Sound and vision blog

27 September 2007

Fog warning

To kick this blog off I thought I would listen to a sound recording on the Archival Sound Recordings website for inspiration. I chanced upon a soundscape by Bruce Davis (part of a series called Soundscapes of Canada) which explores foghorns (password required to access the recording) and their importance to Vancouverites.

When I tell people that we have lots of recordings of foghorns (which we are going to mount on the site shortly), they usually laugh. This I think is because they feel it is a bit like train-spotters (rail enthusiasts) mounting the numbers of their recent ‘sightings’ on a website.

But what sound means to us is often about context. For example, if a blogger was to mount photographs of their latest holiday on a blog, no one would think anything of it, even if they had spent their holiday shrouded in fog on Vancouver Island. Yet, putting up sound recordings of the foghorn they found so arresting (perhaps one of the most memorable experiences of their trip), would probably place them in the realm of the certifiable or at the very least make them seem extremely left field.   

Susan Smith Nash is excited by the richness audio content offers to educators and students. She provides a whole list of uses, but evidence we have gathered suggests that, though academics recognise the value of audio, it is not used extensively in teaching and learning. This is perhaps because there is, outside of music, little context for its use.

Back in February and March of this year we ran some workshops to look at the use of sound recordings in Higher and Further education and in particular the use of resources on the ASR site. There were a large number of unanswered questions (or teasers as I like to call them). Here are some things that people stated or queried:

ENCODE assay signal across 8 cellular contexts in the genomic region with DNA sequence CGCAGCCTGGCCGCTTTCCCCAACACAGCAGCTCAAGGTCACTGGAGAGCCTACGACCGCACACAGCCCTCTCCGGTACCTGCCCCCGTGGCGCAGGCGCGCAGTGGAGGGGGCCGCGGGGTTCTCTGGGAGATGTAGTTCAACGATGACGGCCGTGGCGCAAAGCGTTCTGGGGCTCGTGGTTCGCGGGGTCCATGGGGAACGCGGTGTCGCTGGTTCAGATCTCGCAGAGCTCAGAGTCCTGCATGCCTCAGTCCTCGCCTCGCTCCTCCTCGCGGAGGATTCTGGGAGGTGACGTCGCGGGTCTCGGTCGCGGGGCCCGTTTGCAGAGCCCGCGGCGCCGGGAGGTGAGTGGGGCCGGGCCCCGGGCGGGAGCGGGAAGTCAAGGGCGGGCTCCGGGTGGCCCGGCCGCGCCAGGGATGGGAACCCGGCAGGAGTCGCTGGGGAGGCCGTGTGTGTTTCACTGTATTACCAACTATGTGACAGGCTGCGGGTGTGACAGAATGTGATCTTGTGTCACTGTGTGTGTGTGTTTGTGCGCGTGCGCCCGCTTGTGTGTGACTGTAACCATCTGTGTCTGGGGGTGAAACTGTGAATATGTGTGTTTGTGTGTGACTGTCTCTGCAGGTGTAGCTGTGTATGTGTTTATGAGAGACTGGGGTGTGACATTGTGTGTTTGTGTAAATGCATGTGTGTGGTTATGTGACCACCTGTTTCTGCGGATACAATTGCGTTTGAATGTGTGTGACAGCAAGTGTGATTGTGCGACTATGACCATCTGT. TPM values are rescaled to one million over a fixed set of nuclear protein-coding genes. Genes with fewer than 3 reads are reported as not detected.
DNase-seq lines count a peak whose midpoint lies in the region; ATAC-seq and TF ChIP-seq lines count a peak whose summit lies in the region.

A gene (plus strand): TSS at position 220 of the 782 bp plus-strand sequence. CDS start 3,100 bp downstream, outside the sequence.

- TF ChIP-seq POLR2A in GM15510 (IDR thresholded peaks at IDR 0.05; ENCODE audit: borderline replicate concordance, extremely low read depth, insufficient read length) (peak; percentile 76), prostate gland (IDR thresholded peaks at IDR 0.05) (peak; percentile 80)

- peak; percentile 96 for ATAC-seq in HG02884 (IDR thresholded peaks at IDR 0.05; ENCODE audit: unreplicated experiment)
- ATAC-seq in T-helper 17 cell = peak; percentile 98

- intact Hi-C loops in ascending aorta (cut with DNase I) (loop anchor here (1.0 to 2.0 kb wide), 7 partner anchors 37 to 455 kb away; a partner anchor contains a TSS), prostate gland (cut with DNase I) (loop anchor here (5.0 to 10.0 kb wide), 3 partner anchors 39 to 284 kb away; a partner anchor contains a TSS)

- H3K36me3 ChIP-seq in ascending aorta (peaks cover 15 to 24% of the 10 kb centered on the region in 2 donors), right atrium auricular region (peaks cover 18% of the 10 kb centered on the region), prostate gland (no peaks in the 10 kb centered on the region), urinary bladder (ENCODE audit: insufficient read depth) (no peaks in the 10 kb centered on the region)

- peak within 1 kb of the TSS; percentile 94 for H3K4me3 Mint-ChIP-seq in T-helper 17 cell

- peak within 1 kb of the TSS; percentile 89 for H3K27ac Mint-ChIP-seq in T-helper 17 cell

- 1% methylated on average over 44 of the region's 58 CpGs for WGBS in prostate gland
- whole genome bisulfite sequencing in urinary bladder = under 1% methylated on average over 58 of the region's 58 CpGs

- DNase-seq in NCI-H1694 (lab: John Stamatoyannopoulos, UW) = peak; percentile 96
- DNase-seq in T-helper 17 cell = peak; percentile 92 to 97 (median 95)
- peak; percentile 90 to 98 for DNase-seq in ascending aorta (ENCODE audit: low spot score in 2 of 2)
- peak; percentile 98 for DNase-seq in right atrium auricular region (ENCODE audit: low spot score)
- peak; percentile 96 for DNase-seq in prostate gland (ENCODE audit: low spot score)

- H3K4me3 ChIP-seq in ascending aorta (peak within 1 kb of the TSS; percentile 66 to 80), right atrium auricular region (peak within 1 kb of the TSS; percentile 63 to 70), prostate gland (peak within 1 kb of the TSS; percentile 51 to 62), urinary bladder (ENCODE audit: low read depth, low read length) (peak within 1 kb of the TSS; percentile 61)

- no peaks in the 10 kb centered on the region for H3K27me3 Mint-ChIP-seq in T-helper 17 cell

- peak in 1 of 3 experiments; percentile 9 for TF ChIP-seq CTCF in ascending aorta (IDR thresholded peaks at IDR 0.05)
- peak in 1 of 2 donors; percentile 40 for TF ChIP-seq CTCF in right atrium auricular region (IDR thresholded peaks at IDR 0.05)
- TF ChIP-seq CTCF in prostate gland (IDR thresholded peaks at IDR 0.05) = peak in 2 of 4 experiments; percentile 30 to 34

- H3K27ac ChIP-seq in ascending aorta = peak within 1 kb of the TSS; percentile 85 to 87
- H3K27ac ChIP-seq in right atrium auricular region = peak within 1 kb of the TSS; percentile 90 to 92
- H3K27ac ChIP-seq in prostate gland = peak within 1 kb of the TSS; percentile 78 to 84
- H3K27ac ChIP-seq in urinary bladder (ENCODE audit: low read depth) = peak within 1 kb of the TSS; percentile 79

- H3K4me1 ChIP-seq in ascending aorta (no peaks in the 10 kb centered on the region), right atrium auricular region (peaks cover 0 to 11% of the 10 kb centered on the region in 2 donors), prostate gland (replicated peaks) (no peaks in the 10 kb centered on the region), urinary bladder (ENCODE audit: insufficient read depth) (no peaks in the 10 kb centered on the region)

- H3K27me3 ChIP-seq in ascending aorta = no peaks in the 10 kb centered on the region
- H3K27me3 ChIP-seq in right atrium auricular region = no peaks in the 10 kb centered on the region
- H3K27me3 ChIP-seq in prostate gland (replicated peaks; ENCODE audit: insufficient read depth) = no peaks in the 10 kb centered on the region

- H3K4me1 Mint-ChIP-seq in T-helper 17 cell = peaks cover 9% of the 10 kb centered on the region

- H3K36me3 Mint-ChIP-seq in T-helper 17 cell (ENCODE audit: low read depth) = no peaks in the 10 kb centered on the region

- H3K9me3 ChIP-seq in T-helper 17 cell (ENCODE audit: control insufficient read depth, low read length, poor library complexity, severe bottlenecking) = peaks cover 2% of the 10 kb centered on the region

• Time to listen to recordings is limited
  • Students expect a lot of signposting from teachers
  • The site needs to provide a way to jump into the site by providing tasters.
  • Tagging would really help, e.g. allowing the teacher to add tags or to direct the students to a list of resources.
  • We are more interested in current content rather than archival material.
  • The students can also help the teacher by carrying our research; this is so called circular learning.
  • Provision of contextual information is essential.
  • Question as to why BL thinks it is OK to provide ethnomusicology recordings at a lower bit rate than classical recordings. The question is who judges what should be lost?
  • Users want to generate their own content.
  • Allow users to donate (or assemble) collections online & ensure they give permission for use of the recordings.
  • Talk to academic departments about what kind of collections they need for their academic research.

The last three entries on the list seem to be about the relinquishing of control by the archive. Democratisation of the web is in full swing. Users want to do with the content what they like. Archivists (and Librarians) on the other hand have always been keen to apply standards to the data they provide about artefacts but the question now begs, who is best placed to provide information about a recording, the Archivist or the user? Note that the information we provided about Bruce’s recording on the ASR site (mentioned at the start of this blog entry) is minimal. Is it sufficient?


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